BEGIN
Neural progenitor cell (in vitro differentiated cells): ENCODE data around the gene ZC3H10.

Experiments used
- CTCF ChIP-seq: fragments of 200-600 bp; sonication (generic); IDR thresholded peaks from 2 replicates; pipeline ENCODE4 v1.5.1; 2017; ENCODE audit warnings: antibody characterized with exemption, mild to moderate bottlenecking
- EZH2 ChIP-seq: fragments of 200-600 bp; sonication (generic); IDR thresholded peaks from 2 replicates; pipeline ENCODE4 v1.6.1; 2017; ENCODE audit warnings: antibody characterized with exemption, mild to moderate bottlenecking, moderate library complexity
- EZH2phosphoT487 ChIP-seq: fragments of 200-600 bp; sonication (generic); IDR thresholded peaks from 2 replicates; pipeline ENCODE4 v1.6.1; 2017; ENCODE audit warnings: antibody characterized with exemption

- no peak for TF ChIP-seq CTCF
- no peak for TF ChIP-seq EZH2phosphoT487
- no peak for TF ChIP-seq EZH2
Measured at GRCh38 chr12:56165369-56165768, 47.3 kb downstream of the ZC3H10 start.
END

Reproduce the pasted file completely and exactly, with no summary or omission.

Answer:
Neural progenitor cell (in vitro differentiated cells): ENCODE data around the gene ZC3H10.

Experiments used
- CTCF ChIP-seq: fragments of 200-600 bp; sonication (generic); IDR thresholded peaks from 2 replicates; pipeline ENCODE4 v1.5.1; 2017; ENCODE audit warnings: antibody characterized with exemption, mild to moderate bottlenecking
- EZH2 ChIP-seq: fragments of 200-600 bp; sonication (generic); IDR thresholded peaks from 2 replicates; pipeline ENCODE4 v1.6.1; 2017; ENCODE audit warnings: antibody characterized with exemption, mild to moderate bottlenecking, moderate library complexity
- EZH2phosphoT487 ChIP-seq: fragments of 200-600 bp; sonication (generic); IDR thresholded peaks from 2 replicates; pipeline ENCODE4 v1.6.1; 2017; ENCODE audit warnings: antibody characterized with exemption

- no peak for TF ChIP-seq CTCF
- no peak for TF ChIP-seq EZH2phosphoT487
- no peak for TF ChIP-seq EZH2
Measured at GRCh38 chr12:56165369-56165768, 47.3 kb downstream of the ZC3H10 start.